What is going on inside your head?
You are sitting at your dining room table eating dinner when the next thing you know, you wake up on the floor with the taste of blood in your mouth and your pants are wet. Your family is around you asking if you are ok. When you ask them what happened, they say that you slumped over and your whole body was shaking. What does this mean? Most likely, you’ve had a seizure. Why did you have one and what does it mean?
A seizure is caused by abnormal electrical activity in your brain. It happens suddenly and can vary in duration and severity. There are two main types with multiple sub-types. The first main type is generalized and this means that the seizure involves both sides of the brain from the start of the attack. The second type is partial (focal) and occur in a specific area of the brain and may remain contained there or spread to the entire brain. In generalized there are six sub-types that include tonic (stiffening of your muscles, especially back, arms, legs, causing you to fall to the ground), clonic (repetitive or rhythmic jerking of muscles, usually face, neck, arms), tonic-clonic (body stiffening and shaking, loss of bladder control, biting your tongue), atonic (loss of muscle tone/control causing you to collapse, referred to as drop seizures), myoclonic (sudden, brief jerks or twitches of arms or legs) and absence (staring into space, eye blinking, lip smacking—usually occurs in clusters). In partial (focal), there are two sub-types including simple (you remain conscious with some form of alteration in your emotions, a change in the way things look, smell, feel, taste, or sound, involuntary jerking of a body part—usually arm or leg, and spontaneous sensory symptoms, like tingling, dizziness, flashing lights) or complex (your level of consciousness/awareness changes, start into space and do not respond normally to your surroundings and perform repetitive movements, such as hand rubbing, chewing, swallowing, walking in circles). A special type that occurs under generalized is febrile seizures and mainly presents in children when they have a high temperature. It is the body’s natural way to try to lower body temperature. The child should still be evaluated by a doctor if this occurs. If you have frequent (recurrent) seizures, this is known as Epilepsy.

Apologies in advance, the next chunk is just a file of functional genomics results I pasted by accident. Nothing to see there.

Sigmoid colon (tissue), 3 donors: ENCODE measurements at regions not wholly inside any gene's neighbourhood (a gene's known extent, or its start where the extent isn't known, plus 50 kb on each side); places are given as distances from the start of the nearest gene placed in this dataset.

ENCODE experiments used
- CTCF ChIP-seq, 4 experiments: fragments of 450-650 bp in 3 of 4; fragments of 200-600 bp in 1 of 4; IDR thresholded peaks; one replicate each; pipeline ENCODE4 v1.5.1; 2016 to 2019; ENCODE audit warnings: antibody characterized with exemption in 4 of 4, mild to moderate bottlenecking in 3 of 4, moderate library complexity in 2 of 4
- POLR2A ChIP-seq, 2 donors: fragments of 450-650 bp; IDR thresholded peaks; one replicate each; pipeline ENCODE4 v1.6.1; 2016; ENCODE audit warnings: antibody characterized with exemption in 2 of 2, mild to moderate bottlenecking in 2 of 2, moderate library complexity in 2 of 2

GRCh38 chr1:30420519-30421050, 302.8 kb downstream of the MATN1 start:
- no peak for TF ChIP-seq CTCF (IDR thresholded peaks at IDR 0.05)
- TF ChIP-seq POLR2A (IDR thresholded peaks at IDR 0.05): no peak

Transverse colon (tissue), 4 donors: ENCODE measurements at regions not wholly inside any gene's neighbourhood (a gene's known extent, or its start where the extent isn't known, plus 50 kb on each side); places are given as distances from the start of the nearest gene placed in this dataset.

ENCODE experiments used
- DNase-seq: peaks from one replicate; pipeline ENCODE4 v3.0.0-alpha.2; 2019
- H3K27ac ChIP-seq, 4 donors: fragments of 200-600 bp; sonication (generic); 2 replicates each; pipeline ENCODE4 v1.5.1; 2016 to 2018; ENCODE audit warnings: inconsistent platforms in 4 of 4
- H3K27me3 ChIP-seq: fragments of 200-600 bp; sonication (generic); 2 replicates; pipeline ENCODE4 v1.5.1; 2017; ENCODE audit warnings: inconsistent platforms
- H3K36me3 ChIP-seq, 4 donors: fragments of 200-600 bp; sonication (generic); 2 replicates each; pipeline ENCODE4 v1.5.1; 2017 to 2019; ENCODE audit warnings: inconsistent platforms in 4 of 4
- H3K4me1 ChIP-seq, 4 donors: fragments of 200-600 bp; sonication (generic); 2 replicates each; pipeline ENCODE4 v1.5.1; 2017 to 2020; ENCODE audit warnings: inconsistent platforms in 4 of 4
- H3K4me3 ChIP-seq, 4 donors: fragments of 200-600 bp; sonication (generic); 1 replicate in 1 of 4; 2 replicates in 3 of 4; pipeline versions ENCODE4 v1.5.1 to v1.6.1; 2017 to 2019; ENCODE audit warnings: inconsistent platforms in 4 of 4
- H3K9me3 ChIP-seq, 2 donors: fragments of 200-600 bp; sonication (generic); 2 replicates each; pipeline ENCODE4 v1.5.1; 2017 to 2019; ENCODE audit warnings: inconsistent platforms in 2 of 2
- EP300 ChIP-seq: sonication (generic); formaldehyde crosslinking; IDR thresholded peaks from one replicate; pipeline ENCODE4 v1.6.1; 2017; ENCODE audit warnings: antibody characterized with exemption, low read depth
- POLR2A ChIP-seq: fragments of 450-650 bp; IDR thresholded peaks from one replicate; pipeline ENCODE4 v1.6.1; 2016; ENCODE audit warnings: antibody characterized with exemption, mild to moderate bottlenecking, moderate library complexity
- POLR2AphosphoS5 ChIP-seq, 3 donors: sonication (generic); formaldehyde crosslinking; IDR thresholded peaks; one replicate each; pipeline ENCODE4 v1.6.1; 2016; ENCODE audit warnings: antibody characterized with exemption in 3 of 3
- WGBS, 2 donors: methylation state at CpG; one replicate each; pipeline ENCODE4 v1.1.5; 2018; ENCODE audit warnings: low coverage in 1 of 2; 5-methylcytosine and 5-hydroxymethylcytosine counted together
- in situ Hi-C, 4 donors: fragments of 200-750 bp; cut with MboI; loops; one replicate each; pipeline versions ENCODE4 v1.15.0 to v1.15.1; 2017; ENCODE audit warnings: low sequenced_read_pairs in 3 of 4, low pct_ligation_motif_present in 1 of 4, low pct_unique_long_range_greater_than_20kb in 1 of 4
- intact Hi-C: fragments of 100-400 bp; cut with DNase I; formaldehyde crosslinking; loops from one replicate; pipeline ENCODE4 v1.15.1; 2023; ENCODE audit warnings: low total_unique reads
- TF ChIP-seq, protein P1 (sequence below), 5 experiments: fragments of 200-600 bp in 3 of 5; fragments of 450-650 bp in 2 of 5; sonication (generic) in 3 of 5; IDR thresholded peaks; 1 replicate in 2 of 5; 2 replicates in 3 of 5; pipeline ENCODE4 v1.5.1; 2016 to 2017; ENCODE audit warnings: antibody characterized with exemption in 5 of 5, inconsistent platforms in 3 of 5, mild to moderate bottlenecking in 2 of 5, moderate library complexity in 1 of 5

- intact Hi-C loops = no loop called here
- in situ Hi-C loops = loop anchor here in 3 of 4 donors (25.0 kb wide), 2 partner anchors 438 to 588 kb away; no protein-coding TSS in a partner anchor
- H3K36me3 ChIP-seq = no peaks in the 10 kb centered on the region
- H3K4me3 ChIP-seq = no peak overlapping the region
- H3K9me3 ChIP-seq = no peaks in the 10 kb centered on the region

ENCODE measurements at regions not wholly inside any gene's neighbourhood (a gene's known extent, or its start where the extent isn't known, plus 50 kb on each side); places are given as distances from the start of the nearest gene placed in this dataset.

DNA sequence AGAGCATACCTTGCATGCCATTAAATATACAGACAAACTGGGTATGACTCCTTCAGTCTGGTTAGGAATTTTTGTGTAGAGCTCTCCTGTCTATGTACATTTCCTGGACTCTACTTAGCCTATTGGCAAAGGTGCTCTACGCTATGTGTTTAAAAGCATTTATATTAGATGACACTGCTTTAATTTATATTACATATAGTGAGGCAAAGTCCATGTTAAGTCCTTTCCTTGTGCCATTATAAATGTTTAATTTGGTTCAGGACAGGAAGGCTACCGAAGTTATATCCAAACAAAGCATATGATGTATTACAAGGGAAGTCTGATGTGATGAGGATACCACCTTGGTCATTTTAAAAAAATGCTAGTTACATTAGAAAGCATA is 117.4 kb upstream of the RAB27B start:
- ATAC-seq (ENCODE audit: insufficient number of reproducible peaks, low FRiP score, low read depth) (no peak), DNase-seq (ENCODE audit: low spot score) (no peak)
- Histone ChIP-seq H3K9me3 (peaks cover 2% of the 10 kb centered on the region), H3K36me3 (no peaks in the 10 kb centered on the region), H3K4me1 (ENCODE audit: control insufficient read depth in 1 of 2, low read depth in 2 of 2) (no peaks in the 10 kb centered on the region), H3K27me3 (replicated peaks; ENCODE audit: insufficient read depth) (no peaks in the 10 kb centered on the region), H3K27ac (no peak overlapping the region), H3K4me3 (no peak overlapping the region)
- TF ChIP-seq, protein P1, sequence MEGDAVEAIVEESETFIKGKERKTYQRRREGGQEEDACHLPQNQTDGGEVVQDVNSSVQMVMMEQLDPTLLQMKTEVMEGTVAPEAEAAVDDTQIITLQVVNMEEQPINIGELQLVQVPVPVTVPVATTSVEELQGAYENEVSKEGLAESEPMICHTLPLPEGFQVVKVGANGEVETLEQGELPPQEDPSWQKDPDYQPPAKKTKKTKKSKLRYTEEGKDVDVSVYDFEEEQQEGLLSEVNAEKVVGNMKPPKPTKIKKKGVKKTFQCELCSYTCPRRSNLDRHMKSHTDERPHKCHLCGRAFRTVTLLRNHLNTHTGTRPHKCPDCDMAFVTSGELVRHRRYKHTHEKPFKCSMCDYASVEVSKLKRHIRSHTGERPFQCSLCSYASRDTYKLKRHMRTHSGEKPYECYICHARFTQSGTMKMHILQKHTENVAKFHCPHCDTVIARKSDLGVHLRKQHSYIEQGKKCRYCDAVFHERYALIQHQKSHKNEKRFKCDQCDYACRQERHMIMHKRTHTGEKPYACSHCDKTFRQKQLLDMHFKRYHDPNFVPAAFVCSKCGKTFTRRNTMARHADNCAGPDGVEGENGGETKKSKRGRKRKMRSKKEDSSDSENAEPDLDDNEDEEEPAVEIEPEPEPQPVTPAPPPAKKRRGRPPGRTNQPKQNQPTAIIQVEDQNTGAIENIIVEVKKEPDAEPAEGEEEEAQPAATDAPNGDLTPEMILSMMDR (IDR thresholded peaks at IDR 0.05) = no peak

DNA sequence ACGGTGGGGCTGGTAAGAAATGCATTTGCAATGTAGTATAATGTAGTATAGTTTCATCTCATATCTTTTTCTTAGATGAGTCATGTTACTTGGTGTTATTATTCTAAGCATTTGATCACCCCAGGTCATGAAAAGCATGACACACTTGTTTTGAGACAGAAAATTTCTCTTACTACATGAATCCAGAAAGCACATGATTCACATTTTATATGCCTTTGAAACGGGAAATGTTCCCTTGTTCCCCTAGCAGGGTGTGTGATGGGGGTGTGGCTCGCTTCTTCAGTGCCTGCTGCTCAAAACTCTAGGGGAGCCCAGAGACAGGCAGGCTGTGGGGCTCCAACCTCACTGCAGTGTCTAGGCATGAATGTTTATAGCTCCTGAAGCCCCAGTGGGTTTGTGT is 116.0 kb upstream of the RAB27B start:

In order to treat a seizure, you need to know what causes it. Unfortunately, the cause of seizures is largely unknown. There are some conditions that can induce a seizure and in these cases, it is important to treat the underlying condition. This will help treat the possibility of having a seizure. Some examples of conditions are stroke, brain tumors, head injuries, electrolyte imbalance, very low blood sugar, repetitive sounds or flashing lights (like a video game), medications (antipsychotics and some asthma drugs), withdrawal from medications (Xanax, narcotics, alcohol), use of drugs (cocaine/heroin), cancer, brain infections (meningitis), developmental disorders (autism and neurofibromatosis) and genetics. To properly treat your seizures, your doctor will perform some of the following: neurological exams, blood tests, electroencephalogram (EEG), CT/MRI/PET (Positron Emission Tomography) scan of your brain and neuropsychological tests. By locating where the seizures are originating, it can help determine the best treatment options. Options include medications, surgery or therapies, such as a Vagus nerve stimulator. If you have a seizure, you should see a doctor if it is your first seizure, the seizure last longer than five minutes (condition known as Status Epilepticus), breathing/consciousness doesn’t return after seizure stops, a second seizure follows immediately, you have a high fever, you’re experiencing heat exhaustion, you’re pregnant, you’re a diabetic, or you were injured during the seizure.
Although it isn’t possible to prevent seizures, it is possible to be prepared and this will provide you with a sense of control. The main things to remember are to take your medication as prescribed (always talk to your doctor before changing anything), getting adequate sleep (not getting enough can trigger seizures), exercise regularly, manage stress, limit alcohol intake, and don’t smoke. Be sure to wear a medical alert bracelet, this will let emergency personnel know how to treat you. Having uncontrolled seizures can make you feel overwhelmed and cause depression. The best way to combat this is to live as independently as possible and educating yourself and loved ones so that everyone has an accurate understanding of your condition. This can include giving instructions to those you’ll be around on the best ways to handle a seizure. Please see Fast Facts for more information.
Having a seizure can be a scary process to go through, but with some understanding you can lead a normal, healthy life. If you have any questions, please speak to your doctor. If you would like any further information, please visit the Epilepsy Foundation at http://www.epilepsy.com/